Medical Dictionary

Alexander technique

noun, often capitalized T Al·ex·an·der technique \ˌal-ig-ˈzan-dər\


:  a technique for positioning and moving the body that is believed to reduce tension

Biographical Note for ALEXANDER TECHNIQUE

Alexander, Frederick Matthias (1869–1955), Australian elocutionist. By the 1890s Alexander had established himself as a professional reciter or elocutionist, touring the Australian outback in a one-man variety show that included the declaiming of Shakespeare. Episodes of crippling hoarseness became increasingly frequent until he was forced to quit and seek a solution to the problem. His discovery that he tended to pull his head back, thereby depressing the larynx, during the act of declaiming led him to develop his technique for a stress-reducing alignment of the head, neck, and back. In addition to greater ease in his public speaking, he noticed an improvement in his overall health and well-being. He devoted the rest of his life to the teaching and propagation of his technique. A course for training teachers in the Alexander technique was established in London in 1931.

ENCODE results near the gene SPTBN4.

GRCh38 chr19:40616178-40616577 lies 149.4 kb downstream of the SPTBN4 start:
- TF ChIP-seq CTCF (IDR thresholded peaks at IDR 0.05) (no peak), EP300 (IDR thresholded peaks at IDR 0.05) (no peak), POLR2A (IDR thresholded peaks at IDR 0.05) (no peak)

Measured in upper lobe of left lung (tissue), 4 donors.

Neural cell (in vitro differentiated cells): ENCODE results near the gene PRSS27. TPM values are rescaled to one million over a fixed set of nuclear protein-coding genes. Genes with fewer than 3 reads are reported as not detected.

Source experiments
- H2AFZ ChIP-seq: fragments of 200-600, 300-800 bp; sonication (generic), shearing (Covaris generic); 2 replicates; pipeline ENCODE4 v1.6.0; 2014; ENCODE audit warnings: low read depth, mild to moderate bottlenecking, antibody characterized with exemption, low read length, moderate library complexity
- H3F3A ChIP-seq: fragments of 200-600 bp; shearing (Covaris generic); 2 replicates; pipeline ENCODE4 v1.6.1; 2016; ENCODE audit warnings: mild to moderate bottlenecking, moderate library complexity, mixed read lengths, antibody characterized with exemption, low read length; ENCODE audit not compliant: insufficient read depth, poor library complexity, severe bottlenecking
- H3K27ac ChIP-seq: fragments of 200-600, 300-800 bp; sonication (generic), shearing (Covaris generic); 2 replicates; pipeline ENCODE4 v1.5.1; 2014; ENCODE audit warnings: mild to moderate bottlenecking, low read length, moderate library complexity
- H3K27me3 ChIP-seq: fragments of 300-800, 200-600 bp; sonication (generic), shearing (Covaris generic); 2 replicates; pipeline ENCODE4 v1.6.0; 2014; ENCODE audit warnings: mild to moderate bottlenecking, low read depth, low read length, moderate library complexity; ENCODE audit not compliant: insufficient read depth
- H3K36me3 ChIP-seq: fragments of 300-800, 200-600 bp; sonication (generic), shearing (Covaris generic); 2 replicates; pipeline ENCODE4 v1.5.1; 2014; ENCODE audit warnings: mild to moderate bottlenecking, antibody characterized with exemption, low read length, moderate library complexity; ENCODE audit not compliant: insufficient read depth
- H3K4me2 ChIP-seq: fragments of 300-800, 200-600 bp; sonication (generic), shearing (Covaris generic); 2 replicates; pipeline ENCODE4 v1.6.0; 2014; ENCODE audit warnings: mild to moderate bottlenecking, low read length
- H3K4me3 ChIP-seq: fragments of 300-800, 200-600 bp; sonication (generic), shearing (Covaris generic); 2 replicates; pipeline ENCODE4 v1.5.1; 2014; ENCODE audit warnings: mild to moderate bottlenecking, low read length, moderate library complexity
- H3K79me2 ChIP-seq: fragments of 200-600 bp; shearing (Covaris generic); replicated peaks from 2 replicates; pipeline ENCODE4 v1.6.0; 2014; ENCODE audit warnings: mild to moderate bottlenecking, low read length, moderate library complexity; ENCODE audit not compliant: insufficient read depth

March 28, 2015
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